I’d wanted to read this ever since I first heard about it, and I’m so glad to finally have had a chance to do so. Best of all, it was a thoroughly enjoyable read that lived up to my expectations. A little bit sweet, and a little bitter, just the way a love story should be. Sure it was fairly predictable, and I’ve sometimes quite disliked a similar type of love story, but in my opinion Ford never crossed the line to saccharine. Jamie’s next book apparently also has a Japanese story line and I’m already looking forward to it.
Henry squinted, allowing his senses to adjust to the daylight and the cold, gray Seattle sky that filled the paned windows of the Panama Hotel lobby. Everything, it seemed – the city, the sky – was brighter and more vivid than before. So modern, compared with the time capsule downstairs. As he left the hotel, Henry looked west to where the sun was setting, burnt sienna flooding the horizon. It reminded him that time was short, but that beautiful endings could still be found at the end of cold, dreary days. (p. 76-77)Read an excerpt from the book.
For more information visit Jamie Ford's website, or follow @JamieFord on Twitter.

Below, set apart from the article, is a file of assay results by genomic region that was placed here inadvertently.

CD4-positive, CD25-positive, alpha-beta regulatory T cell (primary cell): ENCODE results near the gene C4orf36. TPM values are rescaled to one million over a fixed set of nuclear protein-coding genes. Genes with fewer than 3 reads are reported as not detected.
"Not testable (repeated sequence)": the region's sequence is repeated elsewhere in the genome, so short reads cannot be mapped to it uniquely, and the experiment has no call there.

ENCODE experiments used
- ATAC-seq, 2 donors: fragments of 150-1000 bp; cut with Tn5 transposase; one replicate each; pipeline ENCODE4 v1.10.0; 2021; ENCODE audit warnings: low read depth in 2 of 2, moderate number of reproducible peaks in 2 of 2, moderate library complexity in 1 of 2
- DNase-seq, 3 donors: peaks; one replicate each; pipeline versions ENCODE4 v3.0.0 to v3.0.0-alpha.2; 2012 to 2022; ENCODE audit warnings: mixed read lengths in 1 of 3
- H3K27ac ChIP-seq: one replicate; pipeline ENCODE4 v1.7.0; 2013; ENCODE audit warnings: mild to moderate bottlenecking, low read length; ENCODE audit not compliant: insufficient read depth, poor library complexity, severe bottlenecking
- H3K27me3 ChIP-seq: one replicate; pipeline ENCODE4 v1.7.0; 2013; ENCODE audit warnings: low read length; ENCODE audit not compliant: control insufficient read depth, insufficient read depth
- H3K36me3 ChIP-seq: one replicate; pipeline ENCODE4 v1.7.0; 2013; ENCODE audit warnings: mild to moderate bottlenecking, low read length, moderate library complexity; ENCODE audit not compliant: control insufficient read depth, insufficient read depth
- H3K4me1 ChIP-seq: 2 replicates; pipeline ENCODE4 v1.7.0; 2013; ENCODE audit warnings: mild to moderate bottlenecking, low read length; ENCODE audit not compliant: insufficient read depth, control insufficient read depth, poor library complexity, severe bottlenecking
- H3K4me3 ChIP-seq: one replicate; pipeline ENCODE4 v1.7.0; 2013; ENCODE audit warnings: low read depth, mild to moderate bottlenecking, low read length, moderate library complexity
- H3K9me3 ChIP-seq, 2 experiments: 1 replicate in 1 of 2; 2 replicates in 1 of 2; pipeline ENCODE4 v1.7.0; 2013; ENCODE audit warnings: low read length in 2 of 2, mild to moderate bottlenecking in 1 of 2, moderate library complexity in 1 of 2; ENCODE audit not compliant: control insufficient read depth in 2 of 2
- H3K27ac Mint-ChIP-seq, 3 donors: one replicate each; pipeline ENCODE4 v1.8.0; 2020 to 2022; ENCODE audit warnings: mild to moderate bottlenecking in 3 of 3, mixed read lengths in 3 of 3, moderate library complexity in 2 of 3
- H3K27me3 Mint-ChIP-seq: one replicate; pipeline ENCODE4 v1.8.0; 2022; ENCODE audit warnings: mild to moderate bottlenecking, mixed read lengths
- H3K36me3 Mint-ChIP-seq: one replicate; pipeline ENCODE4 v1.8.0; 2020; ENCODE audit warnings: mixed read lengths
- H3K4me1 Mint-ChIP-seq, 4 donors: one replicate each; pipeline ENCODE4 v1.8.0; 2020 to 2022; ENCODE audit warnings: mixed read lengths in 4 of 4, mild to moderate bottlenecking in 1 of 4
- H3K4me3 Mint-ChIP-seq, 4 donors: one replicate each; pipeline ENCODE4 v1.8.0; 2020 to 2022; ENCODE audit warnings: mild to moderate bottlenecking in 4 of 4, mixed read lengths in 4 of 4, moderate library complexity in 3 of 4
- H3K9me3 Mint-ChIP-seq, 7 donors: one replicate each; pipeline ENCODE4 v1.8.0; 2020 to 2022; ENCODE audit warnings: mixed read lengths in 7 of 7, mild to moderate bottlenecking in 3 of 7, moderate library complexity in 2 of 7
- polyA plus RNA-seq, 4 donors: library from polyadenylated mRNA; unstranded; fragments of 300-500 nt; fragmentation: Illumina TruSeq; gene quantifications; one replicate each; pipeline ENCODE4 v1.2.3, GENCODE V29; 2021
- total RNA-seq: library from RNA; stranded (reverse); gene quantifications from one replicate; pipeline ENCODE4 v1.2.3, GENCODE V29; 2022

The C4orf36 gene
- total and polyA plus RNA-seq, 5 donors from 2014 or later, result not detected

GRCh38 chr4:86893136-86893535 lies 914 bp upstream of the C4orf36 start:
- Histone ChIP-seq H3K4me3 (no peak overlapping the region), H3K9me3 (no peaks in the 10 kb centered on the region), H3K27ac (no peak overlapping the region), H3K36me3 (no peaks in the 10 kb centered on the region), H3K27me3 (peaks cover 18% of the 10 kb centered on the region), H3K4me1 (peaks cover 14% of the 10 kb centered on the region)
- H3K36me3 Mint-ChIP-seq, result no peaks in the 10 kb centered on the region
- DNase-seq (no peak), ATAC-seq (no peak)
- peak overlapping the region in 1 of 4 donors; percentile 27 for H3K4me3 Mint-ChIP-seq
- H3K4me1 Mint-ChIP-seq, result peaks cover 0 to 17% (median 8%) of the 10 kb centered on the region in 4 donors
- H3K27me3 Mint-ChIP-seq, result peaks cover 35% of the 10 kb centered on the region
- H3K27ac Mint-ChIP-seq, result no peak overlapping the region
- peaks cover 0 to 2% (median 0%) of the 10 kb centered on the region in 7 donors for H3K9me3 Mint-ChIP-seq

This review is part of the TLC Book Tour.
Thank you to Lisa and Random House for the opportunity to read this book.
For other stops on the tour visit the Hotel on the Corner of Bitter and Sweet Blog Tour page.
My Rating: 4/5
(#3 for 2010)
Buy Hotel at the Corner of Bitter and Sweet at: Amazon.com | Amazon.ca | Amazon.co.uk | BookDepository.co.uk | BookDepository.com
Interviews with the author by:
Diary of an Eccentric
Also reviewed by:
Diary of an Eccentric
Musings of a Bookish Kitty
Trish's Reading Nook
You've GOTTA Read This!
The Book Lady’s Blog
Lesley’s Book Nook
Hey Lady! Whatcha readin'?
The Bluestocking Society
In the Shadow of Mt. TBR
Melody’s Reading Corner
Stephanie’s Written Word
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Your reward for reading this far? Random House has also kindly agreed to send a copy of Hotel on the Corner of Bitter and Sweet to one of my readers. To enter, simply leave a comment on this post stating that you'd like to be entered, although a relevant comment about the book (or the review) would be appreciated. The giveaway will end next Wednesday, February 3rd, when the winner will be selected randomly. Unfortunately, as the book will be coming directly from the publisher, the giveaway is only open to the US and Canada. My apologies, I know how frustrating it is for international bloggers. But I will be having a giveaway to celebrate my blogiversary soon so you'll get a chance to win a book then.
This giveaway is now closed and the winner has been notified.
The small print: This book was received free of charge from the publisher for review purposes. Links in this post to Amazon (including book cover) or The Book Depository contain my Associates or Affiliates ID respectively. Purchases made via these links earn me a very small commission. For more information visit my About Page.